Part Eight: Clinical Case of Dr. Ueli Grunder
As promised, we would like to present you the last part of a step-by-step clinical case of an immediate implant placement:
Over a period a few weeks to several months, the dental implant bonds with the bone (osseointegration). During osseointegration, bone cells form new bone around the implant. This new bone develops a firm anchor for the implant. The bonding of the implant with the bone is a prerequisite for achieving a strong foundation for the artificial crown.
After healing, the implant acquires the same function as that of a natural tooth root. Just like a natural root, implants can prevent bone recession in edentulous jawbone, compared to conventional bridge and prosthetic restorations. This means that dental implants also serve a preventative function.
To restore the crown of the tooth, a structure referred to by specialists as an abutment is placed onto the dental implant. With the aid of this structure, artificial crowns or fixtures for prostheses can be attached to the implant. The adjacent picture (right) shows an implant with an abutment and a crown attached it to compared to a natural tooth (left).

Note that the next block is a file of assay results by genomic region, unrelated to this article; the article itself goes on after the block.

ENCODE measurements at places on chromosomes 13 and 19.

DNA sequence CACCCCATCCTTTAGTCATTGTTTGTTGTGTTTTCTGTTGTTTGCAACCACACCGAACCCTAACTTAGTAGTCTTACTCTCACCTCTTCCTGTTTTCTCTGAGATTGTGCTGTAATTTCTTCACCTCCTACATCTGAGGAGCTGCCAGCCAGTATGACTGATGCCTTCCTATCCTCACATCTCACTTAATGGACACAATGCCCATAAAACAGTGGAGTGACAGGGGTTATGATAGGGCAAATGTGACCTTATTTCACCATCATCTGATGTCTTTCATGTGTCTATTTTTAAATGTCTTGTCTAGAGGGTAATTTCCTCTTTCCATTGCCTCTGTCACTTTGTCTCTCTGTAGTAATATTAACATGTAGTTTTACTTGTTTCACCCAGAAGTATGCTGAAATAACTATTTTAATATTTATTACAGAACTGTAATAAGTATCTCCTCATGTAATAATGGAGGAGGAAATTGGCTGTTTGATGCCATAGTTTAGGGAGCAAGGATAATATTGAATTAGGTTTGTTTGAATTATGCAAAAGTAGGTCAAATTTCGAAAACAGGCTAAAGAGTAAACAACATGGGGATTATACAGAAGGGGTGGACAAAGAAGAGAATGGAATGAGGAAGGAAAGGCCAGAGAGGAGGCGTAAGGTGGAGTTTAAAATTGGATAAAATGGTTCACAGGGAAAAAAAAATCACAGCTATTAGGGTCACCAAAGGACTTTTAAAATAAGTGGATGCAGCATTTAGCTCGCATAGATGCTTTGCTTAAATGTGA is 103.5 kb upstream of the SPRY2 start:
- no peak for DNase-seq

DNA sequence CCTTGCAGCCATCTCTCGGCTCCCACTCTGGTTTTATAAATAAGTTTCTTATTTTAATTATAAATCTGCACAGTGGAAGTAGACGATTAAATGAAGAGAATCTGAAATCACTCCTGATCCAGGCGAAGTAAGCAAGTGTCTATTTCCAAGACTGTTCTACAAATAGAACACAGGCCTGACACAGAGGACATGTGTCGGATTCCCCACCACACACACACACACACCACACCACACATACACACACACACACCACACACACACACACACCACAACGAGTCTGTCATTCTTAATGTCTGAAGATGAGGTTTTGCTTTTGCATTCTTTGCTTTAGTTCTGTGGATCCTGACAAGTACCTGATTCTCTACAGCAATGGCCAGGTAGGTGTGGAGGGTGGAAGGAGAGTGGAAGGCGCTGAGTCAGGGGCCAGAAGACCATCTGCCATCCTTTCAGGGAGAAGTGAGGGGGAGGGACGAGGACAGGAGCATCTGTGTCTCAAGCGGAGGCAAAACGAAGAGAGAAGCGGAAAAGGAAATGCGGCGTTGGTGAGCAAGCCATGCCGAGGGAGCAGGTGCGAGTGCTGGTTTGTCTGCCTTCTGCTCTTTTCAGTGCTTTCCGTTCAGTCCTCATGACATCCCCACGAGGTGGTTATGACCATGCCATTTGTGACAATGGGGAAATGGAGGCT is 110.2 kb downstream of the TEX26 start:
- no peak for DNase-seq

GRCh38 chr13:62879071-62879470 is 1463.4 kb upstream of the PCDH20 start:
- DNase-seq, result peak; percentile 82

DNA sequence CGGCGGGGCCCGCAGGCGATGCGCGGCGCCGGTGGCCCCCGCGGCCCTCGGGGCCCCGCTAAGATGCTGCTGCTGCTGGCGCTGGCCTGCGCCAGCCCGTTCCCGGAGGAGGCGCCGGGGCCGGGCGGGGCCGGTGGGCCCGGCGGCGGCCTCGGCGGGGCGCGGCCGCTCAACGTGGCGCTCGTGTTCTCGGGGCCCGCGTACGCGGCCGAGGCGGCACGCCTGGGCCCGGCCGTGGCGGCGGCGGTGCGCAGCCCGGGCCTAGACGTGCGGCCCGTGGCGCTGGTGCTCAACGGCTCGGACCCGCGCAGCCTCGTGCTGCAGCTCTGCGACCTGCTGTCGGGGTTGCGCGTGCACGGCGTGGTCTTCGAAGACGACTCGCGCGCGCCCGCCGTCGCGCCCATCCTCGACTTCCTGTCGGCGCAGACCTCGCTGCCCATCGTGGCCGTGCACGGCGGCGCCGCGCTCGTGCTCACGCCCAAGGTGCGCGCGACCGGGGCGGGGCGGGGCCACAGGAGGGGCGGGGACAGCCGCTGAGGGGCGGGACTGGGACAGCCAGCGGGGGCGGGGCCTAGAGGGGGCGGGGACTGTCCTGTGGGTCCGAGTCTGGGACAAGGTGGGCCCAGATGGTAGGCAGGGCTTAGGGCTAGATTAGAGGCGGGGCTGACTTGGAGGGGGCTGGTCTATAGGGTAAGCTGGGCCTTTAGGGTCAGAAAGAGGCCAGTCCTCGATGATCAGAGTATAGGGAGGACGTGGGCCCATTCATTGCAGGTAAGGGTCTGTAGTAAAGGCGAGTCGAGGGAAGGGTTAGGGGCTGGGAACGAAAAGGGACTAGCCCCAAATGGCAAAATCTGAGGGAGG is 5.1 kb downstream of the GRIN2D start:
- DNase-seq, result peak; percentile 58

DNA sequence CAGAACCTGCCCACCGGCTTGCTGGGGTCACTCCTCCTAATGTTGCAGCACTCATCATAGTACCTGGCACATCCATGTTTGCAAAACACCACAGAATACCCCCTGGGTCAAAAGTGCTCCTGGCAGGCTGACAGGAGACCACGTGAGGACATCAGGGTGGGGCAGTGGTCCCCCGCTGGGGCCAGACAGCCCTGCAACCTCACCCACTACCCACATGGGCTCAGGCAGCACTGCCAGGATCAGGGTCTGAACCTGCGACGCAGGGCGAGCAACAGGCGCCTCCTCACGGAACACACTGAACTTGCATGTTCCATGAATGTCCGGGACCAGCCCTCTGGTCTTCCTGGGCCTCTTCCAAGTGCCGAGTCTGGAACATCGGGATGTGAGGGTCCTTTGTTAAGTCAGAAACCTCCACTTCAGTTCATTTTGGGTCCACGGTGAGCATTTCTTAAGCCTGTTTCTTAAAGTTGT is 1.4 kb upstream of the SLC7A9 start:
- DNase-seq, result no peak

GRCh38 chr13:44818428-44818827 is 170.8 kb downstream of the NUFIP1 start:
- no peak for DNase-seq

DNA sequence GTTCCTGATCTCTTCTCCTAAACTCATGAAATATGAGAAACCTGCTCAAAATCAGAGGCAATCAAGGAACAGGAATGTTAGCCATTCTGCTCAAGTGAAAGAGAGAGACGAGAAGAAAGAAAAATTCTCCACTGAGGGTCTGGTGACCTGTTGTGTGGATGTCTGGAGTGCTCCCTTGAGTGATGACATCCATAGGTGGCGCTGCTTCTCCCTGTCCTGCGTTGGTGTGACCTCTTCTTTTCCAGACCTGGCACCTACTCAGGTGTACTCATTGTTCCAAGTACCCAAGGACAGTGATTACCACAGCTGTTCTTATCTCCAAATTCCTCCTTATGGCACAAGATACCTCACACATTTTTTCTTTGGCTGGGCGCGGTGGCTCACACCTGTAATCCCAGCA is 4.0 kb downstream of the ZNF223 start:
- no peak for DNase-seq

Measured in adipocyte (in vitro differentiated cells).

An implant is not just a good solution for older people who, in the course of time, have lost their teeth. Often, younger people are also affected by tooth loss. A collision may happen while playing sports, or an accident may occur that results in the loss of teeth. In some cases, teeth may be missing at birth due to genetic dental aplasias.
In addition, a variety of diseases such as periodontitis and/or caries can result in the loss of teeth at any age. The use of a dental implant will restore a person’s natural smile and the functionality of natural teeth. Of all the alternative options available, a dental implant is the one that most closely approximates the natural tooth. Implants provide a firm foundation for support and positioning of a dental crown. It can also be used as an anchor for fixed bridges and removable partial or complete prostheses. Dental implants can prevent incorrect loads on natural teeth, as well as the degeneration of the jawbone and diseases of the temporomandibular joint.
There are three different types of artificial tooth replacement: the single tooth restoration, the replacement of several teeth and the replacement of all missing teeth.
Treatment with dental implants is always an individual solution. If only one tooth is missing, the implant is inserted exactly in this site. The dental crown is then adapted precisely to the esthetic requirements.
If several teeth are missing, implants can be used as columns for bridges. In this case, it is often not necessary to replace every missing tooth with an implant.
If all teeth need to be replaced, implants are also used as columns to ensure a firm fit for the denture.
In contrast to the fixed denture, the full denture can be removed by the patient. The implants are provided with a retention element (bar, button or similar), on which the prosthesis is held securely. The patient can then remove the denture with little effort for daily cleaning.